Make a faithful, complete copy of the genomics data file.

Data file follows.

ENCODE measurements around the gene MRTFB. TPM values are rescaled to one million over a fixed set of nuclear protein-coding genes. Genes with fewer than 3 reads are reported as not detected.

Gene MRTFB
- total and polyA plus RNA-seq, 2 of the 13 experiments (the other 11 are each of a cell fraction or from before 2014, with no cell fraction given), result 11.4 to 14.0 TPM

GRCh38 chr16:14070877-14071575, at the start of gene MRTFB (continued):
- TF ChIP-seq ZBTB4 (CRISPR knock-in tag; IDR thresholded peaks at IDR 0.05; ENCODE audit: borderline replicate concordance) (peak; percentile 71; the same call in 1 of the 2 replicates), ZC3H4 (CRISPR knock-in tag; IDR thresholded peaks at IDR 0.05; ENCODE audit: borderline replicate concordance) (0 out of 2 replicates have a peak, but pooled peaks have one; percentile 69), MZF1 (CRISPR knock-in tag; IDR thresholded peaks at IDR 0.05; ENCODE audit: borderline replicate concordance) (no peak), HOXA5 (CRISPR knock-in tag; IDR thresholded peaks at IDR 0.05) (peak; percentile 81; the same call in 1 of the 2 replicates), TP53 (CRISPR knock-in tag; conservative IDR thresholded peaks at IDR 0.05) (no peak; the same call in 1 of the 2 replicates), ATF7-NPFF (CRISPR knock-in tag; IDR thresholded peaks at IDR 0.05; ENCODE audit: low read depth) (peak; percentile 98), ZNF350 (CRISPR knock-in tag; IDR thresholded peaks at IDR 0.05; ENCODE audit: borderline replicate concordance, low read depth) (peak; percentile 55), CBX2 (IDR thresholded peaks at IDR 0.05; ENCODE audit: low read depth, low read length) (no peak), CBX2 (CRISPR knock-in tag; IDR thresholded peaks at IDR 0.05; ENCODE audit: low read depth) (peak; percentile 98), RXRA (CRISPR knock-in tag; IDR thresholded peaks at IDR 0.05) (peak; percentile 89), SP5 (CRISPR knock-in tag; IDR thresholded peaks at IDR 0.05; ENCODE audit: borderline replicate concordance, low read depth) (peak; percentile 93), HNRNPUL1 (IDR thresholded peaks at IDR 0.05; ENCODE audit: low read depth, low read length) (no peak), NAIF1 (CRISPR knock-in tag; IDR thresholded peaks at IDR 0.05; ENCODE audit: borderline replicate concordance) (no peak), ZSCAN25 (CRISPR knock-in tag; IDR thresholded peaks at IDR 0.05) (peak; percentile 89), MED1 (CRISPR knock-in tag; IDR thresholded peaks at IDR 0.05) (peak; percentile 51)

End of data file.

ENCODE measurements around the gene MRTFB. TPM values are rescaled to one million over a fixed set of nuclear protein-coding genes. Genes with fewer than 3 reads are reported as not detected.

Gene MRTFB
- total and polyA plus RNA-seq, 2 of the 13 experiments (the other 11 are each of a cell fraction or from before 2014, with no cell fraction given), result 11.4 to 14.0 TPM

GRCh38 chr16:14070877-14071575, at the start of gene MRTFB (continued):
- TF ChIP-seq ZBTB4 (CRISPR knock-in tag; IDR thresholded peaks at IDR 0.05; ENCODE audit: borderline replicate concordance) (peak; percentile 71; the same call in 1 of the 2 replicates), ZC3H4 (CRISPR knock-in tag; IDR thresholded peaks at IDR 0.05; ENCODE audit: borderline replicate concordance) (0 out of 2 replicates have a peak, but pooled peaks have one; percentile 69), MZF1 (CRISPR knock-in tag; IDR thresholded peaks at IDR 0.05; ENCODE audit: borderline replicate concordance) (no peak), HOXA5 (CRISPR knock-in tag; IDR thresholded peaks at IDR 0.05) (peak; percentile 81; the same call in 1 of the 2 replicates), TP53 (CRISPR knock-in tag; conservative IDR thresholded peaks at IDR 0.05) (no peak; the same call in 1 of the 2 replicates), ATF7-NPFF (CRISPR knock-in tag; IDR thresholded peaks at IDR 0.05; ENCODE audit: low read depth) (peak; percentile 98), ZNF350 (CRISPR knock-in tag; IDR thresholded peaks at IDR 0.05; ENCODE audit: borderline replicate concordance, low read depth) (peak; percentile 55), CBX2 (IDR thresholded peaks at IDR 0.05; ENCODE audit: low read depth, low read length) (no peak), CBX2 (CRISPR knock-in tag; IDR thresholded peaks at IDR 0.05; ENCODE audit: low read depth) (peak; percentile 98), RXRA (CRISPR knock-in tag; IDR thresholded peaks at IDR 0.05) (peak; percentile 89), SP5 (CRISPR knock-in tag; IDR thresholded peaks at IDR 0.05; ENCODE audit: borderline replicate concordance, low read depth) (peak; percentile 93), HNRNPUL1 (IDR thresholded peaks at IDR 0.05; ENCODE audit: low read depth, low read length) (no peak), NAIF1 (CRISPR knock-in tag; IDR thresholded peaks at IDR 0.05; ENCODE audit: borderline replicate concordance) (no peak), ZSCAN25 (CRISPR knock-in tag; IDR thresholded peaks at IDR 0.05) (peak; percentile 89), MED1 (CRISPR knock-in tag; IDR thresholded peaks at IDR 0.05) (peak; percentile 51)